“Let’s be clear,” Cooper Marcus says. “Spending time interacting with nature in a well-designed garden won’t cure your cancer or heal a badly burned leg. But there is good evidence it can reduce your levels of pain and stress—and, by doing that, boost your immune system in ways that allow your own body and other treatments to help you heal.”
Still, research shows that not all gardens are equally effective. In 1995 Cooper Marcus and landscape architect Marni Barnes received a grant from the nonprofit Center for Health Design to analyze the physical layout and daily use of several hospital gardens in northern California. In 32 hours of observations, which included taking detailed notes and interviewing users (who collectively made 2,140 visits), the researchers noticed several patterns that have been borne out in subsequent studies of other sites.
Among their findings: users mostly visited gardens seeking relaxation and restoration from mental and emotional fatigue. Tree-bordered vistas of fountains or other water features, along with lush, multilayered greenery of mature trees and flowering plants, appealed most. Those results are consistent with Ulrich’s findings of the healing power of a “window view” and also correspond with the theories of evolutionary biologists that people prefer views that are reminiscent of the savannas where humans evolved. Throughout human history, trees and water have signaled an oasis, and flowering plants have been a sign of possible food. Open views deter surprises by predators, and shaded alcoves offer a safe retreat.
The more greenery versus hard surfaces, the better. “We found that a ratio of at least 7:3 seems to work best,” Cooper Marcus says. Less greenery signals a “plaza or shopping mall courtyard” and is not as relaxing.
What you can do in the garden is as important as what you see. The results of “behavioral maps” tracking visitors’ actions while in a garden suggested a need for private conversation areas; smooth, tree-lined paths that invite strolls but that will not trip wheelchairs or intravenous poles; lightweight furniture that can be tugged into the shade or sun; and naturalistic landscaping that lures birds, squirrels and other wildlife.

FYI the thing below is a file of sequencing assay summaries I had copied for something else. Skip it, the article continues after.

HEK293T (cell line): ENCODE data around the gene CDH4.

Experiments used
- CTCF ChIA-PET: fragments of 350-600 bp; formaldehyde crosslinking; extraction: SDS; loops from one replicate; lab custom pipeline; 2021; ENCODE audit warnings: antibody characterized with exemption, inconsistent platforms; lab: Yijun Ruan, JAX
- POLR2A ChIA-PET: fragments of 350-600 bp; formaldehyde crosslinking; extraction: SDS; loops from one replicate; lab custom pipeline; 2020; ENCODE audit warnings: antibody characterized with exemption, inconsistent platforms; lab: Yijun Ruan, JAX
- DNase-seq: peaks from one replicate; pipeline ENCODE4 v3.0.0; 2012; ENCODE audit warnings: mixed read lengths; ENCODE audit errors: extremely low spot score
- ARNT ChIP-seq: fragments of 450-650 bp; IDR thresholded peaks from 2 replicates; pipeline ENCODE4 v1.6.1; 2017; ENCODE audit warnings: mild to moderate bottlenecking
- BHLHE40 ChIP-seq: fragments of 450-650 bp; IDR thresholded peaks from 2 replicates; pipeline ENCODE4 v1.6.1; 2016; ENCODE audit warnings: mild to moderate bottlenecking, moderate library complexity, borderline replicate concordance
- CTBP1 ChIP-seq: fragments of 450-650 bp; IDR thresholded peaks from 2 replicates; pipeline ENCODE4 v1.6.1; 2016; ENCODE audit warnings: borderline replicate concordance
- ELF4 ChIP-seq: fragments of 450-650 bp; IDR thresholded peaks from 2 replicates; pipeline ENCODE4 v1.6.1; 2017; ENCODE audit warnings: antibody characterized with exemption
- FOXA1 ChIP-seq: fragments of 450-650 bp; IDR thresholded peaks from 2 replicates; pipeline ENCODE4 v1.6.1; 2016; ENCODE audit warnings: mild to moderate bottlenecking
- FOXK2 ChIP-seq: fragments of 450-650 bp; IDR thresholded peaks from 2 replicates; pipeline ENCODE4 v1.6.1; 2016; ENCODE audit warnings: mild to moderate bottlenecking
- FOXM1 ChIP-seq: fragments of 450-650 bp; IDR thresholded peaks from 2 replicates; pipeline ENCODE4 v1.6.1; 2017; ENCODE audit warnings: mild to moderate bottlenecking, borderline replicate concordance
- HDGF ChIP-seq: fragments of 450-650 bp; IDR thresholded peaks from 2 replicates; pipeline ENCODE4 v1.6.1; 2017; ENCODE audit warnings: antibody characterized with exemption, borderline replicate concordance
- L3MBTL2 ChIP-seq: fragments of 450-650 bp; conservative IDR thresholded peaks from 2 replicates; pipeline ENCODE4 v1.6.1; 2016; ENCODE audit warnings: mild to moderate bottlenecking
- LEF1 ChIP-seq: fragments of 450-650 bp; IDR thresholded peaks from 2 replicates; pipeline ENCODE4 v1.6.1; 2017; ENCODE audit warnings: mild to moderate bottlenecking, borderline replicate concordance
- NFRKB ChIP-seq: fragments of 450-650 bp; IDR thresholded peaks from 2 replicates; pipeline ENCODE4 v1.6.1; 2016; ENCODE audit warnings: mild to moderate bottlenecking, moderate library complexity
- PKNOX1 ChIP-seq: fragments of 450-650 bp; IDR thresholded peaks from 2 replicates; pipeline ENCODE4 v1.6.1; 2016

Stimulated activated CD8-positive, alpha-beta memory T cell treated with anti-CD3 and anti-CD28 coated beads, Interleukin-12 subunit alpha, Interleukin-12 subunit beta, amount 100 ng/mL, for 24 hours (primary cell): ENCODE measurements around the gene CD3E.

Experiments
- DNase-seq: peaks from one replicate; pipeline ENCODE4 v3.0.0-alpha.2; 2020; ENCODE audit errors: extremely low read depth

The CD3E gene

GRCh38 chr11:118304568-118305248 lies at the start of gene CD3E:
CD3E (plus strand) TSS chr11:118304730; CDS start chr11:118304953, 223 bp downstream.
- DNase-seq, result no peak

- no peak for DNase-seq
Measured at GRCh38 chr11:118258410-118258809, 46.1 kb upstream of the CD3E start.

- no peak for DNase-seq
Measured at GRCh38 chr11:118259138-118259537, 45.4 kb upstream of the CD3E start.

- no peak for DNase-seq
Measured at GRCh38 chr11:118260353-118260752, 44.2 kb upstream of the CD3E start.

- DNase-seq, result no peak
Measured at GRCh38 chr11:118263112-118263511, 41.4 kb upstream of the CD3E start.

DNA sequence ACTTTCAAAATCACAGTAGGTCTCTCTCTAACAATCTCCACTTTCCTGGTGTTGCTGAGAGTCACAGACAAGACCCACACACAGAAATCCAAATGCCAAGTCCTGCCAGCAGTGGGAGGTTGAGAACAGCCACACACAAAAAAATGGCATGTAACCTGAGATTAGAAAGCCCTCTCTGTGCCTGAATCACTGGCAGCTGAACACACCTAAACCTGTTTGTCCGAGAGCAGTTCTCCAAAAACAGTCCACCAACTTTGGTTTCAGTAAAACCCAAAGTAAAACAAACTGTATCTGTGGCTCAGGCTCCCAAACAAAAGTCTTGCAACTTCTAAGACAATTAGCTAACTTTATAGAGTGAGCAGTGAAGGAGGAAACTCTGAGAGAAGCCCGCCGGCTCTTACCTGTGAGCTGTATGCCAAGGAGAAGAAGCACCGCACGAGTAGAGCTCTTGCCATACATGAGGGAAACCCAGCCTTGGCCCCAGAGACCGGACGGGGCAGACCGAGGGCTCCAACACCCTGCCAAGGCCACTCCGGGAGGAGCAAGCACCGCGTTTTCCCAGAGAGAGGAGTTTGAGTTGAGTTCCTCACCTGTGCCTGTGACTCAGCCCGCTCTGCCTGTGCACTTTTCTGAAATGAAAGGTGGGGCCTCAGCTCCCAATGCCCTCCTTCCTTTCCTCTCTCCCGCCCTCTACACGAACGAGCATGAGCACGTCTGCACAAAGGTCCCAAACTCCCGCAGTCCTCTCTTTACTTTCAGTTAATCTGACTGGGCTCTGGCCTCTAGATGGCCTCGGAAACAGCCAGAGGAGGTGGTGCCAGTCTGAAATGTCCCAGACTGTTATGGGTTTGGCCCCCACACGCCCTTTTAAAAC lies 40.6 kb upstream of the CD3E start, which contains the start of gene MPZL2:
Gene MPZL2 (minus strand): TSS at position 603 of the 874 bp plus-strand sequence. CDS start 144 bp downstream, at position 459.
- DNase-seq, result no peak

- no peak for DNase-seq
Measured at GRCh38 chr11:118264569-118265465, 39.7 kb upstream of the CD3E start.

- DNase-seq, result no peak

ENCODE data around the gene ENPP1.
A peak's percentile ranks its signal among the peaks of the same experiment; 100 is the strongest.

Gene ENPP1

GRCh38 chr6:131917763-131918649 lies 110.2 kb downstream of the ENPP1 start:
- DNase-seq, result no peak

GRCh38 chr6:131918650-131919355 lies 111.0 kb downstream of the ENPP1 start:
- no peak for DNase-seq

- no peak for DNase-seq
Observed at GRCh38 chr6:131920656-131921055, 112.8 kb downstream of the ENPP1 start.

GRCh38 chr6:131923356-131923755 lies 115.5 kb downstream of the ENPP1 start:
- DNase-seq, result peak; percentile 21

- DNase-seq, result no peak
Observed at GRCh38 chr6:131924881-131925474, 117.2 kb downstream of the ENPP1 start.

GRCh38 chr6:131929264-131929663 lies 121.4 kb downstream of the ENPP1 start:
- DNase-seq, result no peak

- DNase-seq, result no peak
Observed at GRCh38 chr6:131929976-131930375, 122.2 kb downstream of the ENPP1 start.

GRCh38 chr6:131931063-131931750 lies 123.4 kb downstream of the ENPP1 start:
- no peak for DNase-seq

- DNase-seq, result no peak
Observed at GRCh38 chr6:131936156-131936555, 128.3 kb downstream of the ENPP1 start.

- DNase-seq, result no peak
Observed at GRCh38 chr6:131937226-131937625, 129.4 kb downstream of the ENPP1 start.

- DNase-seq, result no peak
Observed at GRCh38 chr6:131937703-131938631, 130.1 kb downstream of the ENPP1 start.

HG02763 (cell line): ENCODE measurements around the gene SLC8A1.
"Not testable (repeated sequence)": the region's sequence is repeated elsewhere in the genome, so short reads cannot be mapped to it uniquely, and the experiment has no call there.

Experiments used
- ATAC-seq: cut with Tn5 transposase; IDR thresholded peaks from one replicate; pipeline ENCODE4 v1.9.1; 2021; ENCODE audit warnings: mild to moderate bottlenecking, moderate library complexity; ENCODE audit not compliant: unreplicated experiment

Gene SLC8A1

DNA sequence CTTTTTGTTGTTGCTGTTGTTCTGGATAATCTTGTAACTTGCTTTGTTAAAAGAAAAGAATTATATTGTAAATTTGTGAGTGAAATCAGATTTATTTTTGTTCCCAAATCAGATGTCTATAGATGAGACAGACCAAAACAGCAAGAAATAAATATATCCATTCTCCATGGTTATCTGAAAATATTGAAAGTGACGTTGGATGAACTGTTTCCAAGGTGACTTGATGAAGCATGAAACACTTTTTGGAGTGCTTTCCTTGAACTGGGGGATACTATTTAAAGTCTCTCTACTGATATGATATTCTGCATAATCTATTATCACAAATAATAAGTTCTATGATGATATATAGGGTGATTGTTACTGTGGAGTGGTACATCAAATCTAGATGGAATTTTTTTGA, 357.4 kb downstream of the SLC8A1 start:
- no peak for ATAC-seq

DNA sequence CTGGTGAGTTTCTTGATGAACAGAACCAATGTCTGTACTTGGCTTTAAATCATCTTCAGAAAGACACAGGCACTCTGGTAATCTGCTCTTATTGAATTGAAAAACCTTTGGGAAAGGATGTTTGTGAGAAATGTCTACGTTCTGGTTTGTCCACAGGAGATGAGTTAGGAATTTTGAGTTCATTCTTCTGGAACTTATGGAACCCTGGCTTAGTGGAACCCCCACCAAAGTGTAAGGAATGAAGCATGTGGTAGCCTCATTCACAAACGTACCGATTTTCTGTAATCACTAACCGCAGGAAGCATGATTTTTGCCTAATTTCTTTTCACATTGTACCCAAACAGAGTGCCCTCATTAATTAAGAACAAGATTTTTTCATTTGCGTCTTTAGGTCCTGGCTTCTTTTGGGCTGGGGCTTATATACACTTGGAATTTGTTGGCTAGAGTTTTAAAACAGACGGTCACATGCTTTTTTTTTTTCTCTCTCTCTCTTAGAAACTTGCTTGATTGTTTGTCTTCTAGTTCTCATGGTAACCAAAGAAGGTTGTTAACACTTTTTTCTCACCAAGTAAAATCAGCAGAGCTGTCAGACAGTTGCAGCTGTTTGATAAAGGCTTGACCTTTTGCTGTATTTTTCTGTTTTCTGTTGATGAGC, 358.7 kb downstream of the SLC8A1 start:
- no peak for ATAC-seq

One finding, in particular, surprised Cooper Marcus and Barnes. Stressed hospital employees accounted for as many visits to hospital gardens as stressed patients, and interviews confirmed that staffers depend on the greenery. “I feel like one of the Mole People,” an employee who works in the basement radiology department of a Berkeley, Calif., hospital told the researchers. She said she comes to sit amid the trees of the rooftop garden daily to relax and meditate. “It’s a big mental, emotional lift.”
Different generations seem to value the same things in gardens, but research has turned up differences, too. In 2005 clinical psychologist Sandra A. Sherman and her colleagues conducted a study of three gardens at a children’s cancer center in San Diego to try to figure out what worked and what did not. Some of the findings made intuitive sense. A mosaic turtle sculpture that small children could climb, for example, was more alluring than a crane sculpture the kids could only look at. Other results were less obvious. A riverlike water feature where kids and parents could splash and float boats together was twice as popular with the kids as a child-size playhouse that adults could not enter.
Focusing on the other end of the age spectrum, Susan Rodiek of Texas A&M has looked at long-term care institutions. In her studies, published in 2009, of a random sampling of 68 assisted-living facilities, Rodiek talked to 1,100 residents and 430 employees. “Older people,” she found, “need and benefit from outdoor space and greenery just as much as the young.”